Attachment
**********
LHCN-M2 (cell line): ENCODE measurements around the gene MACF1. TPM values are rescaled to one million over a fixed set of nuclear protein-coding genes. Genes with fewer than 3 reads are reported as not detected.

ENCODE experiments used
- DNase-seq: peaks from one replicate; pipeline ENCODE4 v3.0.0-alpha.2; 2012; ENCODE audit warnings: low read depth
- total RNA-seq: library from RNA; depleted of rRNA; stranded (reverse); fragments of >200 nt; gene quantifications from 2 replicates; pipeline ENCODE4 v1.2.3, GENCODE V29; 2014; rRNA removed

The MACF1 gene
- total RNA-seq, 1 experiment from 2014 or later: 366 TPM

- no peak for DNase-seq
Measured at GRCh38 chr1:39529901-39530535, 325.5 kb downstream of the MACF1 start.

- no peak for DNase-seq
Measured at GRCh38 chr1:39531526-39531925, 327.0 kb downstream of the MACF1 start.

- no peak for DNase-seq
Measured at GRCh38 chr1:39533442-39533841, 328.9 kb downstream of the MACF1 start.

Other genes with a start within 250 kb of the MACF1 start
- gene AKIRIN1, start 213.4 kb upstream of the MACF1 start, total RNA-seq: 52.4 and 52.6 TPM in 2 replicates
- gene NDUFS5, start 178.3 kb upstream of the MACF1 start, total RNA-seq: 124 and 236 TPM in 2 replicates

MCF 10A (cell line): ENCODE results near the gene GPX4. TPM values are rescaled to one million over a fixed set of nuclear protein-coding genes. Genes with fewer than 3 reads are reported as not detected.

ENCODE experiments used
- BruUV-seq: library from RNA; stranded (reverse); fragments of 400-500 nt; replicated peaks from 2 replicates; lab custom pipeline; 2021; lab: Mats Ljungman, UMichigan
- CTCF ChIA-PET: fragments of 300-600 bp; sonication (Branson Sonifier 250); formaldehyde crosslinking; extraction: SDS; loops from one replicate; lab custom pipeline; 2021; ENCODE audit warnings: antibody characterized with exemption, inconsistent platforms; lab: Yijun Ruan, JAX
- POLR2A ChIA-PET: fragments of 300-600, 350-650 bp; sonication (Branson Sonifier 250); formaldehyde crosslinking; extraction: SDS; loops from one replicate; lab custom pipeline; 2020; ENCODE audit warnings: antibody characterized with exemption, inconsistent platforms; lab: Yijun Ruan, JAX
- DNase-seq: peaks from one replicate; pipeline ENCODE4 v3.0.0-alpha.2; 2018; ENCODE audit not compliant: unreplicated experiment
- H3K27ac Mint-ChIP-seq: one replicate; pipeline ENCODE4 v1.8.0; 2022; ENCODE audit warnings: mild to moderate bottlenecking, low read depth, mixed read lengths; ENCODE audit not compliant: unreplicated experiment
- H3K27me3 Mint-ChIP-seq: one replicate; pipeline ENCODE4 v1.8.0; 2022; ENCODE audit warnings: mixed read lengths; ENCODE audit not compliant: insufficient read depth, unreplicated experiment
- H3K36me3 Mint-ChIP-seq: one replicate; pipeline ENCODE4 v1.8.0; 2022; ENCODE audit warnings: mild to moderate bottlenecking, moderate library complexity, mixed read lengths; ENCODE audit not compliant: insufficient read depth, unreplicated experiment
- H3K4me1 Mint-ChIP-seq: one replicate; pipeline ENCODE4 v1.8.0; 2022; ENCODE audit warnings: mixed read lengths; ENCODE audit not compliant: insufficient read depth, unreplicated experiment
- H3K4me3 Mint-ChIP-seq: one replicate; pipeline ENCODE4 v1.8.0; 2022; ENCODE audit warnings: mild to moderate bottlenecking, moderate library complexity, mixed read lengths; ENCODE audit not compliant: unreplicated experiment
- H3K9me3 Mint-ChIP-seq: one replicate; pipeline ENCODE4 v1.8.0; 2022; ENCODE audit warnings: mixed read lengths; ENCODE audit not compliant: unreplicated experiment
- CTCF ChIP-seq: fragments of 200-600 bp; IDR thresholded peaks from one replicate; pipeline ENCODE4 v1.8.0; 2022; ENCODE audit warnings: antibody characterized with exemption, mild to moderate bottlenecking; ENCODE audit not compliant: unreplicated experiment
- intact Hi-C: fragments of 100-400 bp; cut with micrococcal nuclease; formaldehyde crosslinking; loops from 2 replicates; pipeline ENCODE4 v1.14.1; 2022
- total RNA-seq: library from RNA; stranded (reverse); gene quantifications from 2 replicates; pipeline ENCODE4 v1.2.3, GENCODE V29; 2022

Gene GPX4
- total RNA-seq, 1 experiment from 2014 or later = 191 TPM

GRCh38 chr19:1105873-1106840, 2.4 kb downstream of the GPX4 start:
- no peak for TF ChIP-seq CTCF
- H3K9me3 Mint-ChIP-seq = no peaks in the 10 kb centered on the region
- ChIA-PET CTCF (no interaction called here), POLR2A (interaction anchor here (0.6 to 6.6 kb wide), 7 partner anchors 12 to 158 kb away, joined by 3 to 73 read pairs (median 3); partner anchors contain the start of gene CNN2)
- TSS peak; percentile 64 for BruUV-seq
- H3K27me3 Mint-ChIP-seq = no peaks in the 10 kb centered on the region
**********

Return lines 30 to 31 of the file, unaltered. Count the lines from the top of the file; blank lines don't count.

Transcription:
- total RNA-seq: library from RNA; stranded (reverse); gene quantifications from 2 replicates; pipeline ENCODE4 v1.2.3, GENCODE V29; 2022

Gene GPX4